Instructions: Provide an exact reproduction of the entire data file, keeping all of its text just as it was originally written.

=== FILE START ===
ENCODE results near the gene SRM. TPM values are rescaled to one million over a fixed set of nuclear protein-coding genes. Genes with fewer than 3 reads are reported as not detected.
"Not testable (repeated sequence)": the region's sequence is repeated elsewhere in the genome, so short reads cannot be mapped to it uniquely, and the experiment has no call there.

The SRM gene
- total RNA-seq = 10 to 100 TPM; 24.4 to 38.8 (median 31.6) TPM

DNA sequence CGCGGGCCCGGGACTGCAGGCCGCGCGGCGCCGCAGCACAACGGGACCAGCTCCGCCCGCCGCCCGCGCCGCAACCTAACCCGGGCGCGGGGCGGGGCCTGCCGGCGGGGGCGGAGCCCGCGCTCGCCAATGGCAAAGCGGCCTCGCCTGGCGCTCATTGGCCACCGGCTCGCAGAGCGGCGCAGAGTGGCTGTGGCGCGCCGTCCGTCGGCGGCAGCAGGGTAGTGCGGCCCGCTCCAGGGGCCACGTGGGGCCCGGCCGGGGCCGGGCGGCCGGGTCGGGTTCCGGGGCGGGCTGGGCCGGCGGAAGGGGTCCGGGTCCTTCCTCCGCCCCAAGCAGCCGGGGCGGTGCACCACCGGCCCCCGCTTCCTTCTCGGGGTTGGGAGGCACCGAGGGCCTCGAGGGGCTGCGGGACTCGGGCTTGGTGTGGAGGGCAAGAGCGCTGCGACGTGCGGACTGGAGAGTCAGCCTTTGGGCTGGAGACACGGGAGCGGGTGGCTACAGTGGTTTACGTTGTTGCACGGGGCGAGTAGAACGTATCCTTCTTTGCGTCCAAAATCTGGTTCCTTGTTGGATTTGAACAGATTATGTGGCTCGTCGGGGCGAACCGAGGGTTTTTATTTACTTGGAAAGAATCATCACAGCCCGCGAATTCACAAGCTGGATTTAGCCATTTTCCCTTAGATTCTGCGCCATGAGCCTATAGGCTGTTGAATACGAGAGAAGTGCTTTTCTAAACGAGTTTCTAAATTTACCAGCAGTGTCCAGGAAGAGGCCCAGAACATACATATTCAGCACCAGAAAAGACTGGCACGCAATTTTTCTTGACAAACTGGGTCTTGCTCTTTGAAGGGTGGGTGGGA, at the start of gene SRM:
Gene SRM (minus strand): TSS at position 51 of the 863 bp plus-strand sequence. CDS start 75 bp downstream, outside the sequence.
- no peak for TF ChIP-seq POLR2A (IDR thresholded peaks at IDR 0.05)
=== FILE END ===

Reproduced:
ENCODE results near the gene SRM. TPM values are rescaled to one million over a fixed set of nuclear protein-coding genes. Genes with fewer than 3 reads are reported as not detected.
"Not testable (repeated sequence)": the region's sequence is repeated elsewhere in the genome, so short reads cannot be mapped to it uniquely, and the experiment has no call there.

The SRM gene
- total RNA-seq = 10 to 100 TPM; 24.4 to 38.8 (median 31.6) TPM

DNA sequence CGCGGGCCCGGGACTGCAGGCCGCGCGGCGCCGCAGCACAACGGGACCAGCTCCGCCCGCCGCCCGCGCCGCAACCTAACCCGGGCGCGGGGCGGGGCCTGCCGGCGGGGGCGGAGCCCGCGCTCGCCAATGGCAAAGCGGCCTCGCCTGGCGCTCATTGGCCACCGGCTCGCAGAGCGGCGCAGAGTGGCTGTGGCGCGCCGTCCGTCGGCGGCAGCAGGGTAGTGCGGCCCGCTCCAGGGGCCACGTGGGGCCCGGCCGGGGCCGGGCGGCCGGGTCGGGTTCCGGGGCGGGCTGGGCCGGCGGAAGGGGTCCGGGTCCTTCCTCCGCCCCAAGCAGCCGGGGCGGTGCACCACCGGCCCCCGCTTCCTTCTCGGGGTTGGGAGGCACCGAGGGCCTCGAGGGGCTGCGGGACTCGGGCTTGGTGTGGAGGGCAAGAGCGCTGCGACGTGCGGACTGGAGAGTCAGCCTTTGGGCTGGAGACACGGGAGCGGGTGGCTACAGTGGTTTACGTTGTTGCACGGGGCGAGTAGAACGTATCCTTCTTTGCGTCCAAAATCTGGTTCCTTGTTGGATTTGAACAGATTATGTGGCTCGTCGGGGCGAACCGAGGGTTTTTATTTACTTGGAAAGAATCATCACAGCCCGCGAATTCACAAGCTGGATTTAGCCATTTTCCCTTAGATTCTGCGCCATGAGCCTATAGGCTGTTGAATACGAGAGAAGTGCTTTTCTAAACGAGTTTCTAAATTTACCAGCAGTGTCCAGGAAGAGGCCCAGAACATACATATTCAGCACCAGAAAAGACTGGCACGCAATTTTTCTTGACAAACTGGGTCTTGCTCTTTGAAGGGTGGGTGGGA, at the start of gene SRM:
Gene SRM (minus strand): TSS at position 51 of the 863 bp plus-strand sequence. CDS start 75 bp downstream, outside the sequence.
- no peak for TF ChIP-seq POLR2A (IDR thresholded peaks at IDR 0.05)